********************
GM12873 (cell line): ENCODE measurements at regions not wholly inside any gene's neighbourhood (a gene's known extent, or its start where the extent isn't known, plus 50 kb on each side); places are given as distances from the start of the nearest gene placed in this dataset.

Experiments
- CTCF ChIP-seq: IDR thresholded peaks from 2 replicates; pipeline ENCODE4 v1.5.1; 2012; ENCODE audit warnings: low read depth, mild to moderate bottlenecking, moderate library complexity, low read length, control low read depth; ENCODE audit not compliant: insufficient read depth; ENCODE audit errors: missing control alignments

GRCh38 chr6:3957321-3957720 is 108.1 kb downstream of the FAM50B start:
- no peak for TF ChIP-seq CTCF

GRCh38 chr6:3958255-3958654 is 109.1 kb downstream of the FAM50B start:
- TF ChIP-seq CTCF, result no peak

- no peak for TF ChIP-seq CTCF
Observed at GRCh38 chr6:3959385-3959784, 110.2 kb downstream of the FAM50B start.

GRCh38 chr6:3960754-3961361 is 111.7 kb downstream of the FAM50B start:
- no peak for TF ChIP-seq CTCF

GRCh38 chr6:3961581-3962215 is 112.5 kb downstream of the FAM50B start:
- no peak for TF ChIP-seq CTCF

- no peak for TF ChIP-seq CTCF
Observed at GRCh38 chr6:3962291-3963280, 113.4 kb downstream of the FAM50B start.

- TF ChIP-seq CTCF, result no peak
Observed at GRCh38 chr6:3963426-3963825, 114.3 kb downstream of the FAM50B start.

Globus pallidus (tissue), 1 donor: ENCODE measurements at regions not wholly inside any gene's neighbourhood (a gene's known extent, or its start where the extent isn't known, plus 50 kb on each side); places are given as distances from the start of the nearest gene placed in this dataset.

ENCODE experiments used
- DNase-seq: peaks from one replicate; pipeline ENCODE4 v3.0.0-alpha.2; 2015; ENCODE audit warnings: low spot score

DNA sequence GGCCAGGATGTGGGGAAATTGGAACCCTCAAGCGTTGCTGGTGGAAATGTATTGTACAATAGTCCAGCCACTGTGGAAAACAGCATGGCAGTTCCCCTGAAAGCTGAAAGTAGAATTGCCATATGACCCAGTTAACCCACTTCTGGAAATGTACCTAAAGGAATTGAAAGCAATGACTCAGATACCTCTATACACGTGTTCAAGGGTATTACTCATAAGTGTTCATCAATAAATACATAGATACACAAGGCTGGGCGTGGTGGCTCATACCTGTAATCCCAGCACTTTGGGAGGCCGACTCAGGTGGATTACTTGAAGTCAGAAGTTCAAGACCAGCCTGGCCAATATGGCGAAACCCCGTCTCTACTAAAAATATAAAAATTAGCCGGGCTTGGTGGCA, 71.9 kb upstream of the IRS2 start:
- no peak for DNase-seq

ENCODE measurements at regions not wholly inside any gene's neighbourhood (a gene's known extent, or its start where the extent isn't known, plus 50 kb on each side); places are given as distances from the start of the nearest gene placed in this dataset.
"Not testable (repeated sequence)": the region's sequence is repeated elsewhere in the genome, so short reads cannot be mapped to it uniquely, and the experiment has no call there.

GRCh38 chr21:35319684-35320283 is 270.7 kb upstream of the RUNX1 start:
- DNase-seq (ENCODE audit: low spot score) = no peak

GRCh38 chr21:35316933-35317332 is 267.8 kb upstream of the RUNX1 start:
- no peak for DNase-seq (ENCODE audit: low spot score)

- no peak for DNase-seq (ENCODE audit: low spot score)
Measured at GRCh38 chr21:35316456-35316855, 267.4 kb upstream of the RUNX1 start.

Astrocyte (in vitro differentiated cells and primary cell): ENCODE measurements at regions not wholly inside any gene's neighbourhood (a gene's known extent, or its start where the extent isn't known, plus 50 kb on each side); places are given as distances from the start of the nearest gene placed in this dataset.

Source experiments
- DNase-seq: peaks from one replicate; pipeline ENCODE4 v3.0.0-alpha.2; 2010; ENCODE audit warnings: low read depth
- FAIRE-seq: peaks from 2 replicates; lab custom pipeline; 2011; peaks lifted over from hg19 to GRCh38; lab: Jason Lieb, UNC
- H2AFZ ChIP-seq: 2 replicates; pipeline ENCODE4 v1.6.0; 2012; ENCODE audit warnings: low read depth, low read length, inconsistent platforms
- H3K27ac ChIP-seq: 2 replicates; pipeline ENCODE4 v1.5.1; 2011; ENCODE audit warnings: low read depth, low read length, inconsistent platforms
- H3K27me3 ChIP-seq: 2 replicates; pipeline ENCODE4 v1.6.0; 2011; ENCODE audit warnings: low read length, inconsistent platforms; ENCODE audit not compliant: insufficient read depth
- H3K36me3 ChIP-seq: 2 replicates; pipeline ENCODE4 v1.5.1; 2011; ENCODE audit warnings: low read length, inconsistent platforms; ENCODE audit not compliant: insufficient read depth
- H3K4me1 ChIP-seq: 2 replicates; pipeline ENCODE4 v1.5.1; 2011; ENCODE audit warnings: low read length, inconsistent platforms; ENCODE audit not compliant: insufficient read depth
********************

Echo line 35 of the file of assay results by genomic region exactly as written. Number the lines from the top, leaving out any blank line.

- H2AFZ ChIP-seq: 2 replicates; pipeline ENCODE4 v1.6.0; 2012; ENCODE audit warnings: low read depth, low read length, inconsistent platforms